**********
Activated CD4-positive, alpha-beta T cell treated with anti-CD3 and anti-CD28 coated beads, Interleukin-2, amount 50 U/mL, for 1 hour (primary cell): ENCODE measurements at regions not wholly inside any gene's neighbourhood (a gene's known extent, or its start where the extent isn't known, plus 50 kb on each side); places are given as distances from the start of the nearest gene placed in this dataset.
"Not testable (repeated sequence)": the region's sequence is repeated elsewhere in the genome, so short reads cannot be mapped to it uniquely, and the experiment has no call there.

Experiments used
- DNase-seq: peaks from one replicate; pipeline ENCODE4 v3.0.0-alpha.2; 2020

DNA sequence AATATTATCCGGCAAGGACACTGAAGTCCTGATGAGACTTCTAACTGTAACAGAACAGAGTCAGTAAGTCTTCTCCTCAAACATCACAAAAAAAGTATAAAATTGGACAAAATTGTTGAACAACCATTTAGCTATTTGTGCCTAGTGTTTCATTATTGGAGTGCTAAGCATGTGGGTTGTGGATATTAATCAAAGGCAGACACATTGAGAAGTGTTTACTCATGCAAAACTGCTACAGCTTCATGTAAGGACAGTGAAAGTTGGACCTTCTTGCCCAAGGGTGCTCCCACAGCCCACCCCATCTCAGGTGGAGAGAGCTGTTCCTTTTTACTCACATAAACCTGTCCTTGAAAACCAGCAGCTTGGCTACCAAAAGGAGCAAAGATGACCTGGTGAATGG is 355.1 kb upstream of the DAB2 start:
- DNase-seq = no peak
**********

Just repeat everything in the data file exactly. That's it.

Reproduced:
Activated CD4-positive, alpha-beta T cell treated with anti-CD3 and anti-CD28 coated beads, Interleukin-2, amount 50 U/mL, for 1 hour (primary cell): ENCODE measurements at regions not wholly inside any gene's neighbourhood (a gene's known extent, or its start where the extent isn't known, plus 50 kb on each side); places are given as distances from the start of the nearest gene placed in this dataset.
"Not testable (repeated sequence)": the region's sequence is repeated elsewhere in the genome, so short reads cannot be mapped to it uniquely, and the experiment has no call there.

Experiments used
- DNase-seq: peaks from one replicate; pipeline ENCODE4 v3.0.0-alpha.2; 2020

DNA sequence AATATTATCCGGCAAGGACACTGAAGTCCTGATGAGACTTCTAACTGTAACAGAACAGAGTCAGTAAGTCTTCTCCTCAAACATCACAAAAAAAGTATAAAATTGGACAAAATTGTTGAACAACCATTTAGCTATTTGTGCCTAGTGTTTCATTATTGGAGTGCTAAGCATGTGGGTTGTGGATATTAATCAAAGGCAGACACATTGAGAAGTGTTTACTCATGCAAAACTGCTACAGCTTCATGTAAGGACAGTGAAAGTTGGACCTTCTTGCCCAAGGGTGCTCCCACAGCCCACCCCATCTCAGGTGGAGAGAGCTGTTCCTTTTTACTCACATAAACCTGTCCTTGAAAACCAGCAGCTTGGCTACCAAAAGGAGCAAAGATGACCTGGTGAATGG is 355.1 kb upstream of the DAB2 start:
- DNase-seq = no peak